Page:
The Ninth Circuit remanded this case to the BIA to determine whether a conviction for failure to register as a sex offender in violation of California Penal Code section 290(g)(1) is a crime of moral turpitude. The BIA in this case had held that it categorically was a CMT pursuant to its decision in Matter of Tobar-Lobo, 24 I&N Dec. 143 (BIA 2007).
After its decision, however, the Ninth Circuit issued a contrary decision regarding the Nevada sex offender statute, finding that it was the underlying sex offense and not the failure to register that constituted a CMT. See Plasencia-Ayala v. Mukasey, 516 F.3d 738 (9th Cir.2008).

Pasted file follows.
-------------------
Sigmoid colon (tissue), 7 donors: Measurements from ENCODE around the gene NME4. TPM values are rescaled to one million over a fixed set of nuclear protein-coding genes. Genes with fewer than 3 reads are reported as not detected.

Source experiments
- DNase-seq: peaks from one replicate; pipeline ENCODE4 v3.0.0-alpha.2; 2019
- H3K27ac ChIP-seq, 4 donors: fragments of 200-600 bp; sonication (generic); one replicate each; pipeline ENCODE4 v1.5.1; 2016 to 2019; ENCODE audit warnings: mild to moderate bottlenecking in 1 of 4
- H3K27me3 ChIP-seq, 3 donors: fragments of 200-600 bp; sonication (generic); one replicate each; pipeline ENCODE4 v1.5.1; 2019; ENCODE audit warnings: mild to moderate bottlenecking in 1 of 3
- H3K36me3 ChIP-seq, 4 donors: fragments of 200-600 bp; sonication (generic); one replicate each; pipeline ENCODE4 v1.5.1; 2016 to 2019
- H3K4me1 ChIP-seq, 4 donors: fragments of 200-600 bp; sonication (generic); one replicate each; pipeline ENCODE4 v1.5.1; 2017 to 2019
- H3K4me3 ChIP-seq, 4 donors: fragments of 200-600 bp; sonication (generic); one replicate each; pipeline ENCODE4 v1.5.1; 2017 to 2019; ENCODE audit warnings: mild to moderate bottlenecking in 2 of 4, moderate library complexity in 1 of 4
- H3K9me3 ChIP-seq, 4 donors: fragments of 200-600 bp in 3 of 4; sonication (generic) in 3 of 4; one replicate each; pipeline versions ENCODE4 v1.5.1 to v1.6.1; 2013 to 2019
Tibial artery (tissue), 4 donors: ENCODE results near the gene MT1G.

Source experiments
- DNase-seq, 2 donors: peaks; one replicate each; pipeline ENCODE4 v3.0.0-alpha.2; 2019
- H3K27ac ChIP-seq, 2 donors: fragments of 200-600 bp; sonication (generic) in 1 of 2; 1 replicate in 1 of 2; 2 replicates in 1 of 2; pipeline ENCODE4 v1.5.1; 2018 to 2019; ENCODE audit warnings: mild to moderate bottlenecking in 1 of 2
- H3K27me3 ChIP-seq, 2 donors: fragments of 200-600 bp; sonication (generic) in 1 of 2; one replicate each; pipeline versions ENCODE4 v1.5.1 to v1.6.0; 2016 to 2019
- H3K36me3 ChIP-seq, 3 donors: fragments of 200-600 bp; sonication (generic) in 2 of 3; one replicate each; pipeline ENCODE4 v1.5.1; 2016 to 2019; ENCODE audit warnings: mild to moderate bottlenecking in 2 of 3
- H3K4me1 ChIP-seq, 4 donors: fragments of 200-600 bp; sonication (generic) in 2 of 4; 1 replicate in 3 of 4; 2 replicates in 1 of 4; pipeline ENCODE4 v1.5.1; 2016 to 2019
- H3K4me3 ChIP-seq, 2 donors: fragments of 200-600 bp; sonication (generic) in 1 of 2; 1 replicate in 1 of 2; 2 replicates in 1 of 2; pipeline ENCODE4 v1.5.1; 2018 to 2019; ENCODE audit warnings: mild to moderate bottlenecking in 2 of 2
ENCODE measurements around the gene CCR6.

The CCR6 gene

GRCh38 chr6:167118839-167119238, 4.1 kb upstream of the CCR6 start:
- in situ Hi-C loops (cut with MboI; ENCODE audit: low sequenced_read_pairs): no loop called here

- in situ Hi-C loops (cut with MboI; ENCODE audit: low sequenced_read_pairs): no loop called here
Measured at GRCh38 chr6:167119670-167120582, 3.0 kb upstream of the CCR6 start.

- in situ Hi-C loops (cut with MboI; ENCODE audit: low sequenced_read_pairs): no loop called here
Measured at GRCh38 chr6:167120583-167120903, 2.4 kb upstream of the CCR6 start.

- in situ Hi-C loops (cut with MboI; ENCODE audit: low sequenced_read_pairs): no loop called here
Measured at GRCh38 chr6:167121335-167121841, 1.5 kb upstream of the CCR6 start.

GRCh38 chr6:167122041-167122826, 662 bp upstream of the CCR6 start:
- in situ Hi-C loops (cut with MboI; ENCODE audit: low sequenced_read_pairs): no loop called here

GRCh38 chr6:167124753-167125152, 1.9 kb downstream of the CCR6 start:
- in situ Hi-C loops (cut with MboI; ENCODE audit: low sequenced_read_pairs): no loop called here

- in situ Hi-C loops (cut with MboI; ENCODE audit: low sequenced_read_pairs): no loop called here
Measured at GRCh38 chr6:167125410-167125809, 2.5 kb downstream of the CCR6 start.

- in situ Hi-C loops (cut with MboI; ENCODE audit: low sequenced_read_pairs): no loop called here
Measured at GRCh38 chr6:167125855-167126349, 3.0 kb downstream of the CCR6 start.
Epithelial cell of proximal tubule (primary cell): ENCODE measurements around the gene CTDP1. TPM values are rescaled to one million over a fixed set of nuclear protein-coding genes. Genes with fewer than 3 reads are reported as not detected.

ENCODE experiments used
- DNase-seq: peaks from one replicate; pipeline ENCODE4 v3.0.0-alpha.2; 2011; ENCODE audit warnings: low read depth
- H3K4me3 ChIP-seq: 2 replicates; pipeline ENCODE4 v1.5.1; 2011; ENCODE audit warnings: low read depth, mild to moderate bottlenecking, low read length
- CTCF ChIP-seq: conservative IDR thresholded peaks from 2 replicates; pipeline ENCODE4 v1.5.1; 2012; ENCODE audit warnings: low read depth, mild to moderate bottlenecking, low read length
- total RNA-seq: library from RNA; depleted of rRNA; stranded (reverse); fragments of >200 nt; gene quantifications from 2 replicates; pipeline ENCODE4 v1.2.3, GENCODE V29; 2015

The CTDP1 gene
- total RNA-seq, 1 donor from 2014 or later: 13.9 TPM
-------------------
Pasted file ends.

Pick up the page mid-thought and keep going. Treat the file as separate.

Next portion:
The Attorney General also issued a decision casting doubt on Tobar-Lobo. The AG's decision in Silva-Trevino held that an offense must have some level of scienter (criminal intent) to qualify as a CMT. California penalizes failure to register even if it is due to mere forgetfulness, which is in tension with the requirement that a CMT have an element of intent (at least of recklessness, rather than mere negligence).
Read the opinion at http://www.ca9.uscourts.gov/datastore/opinions/2011/05/11/07-71988.pdf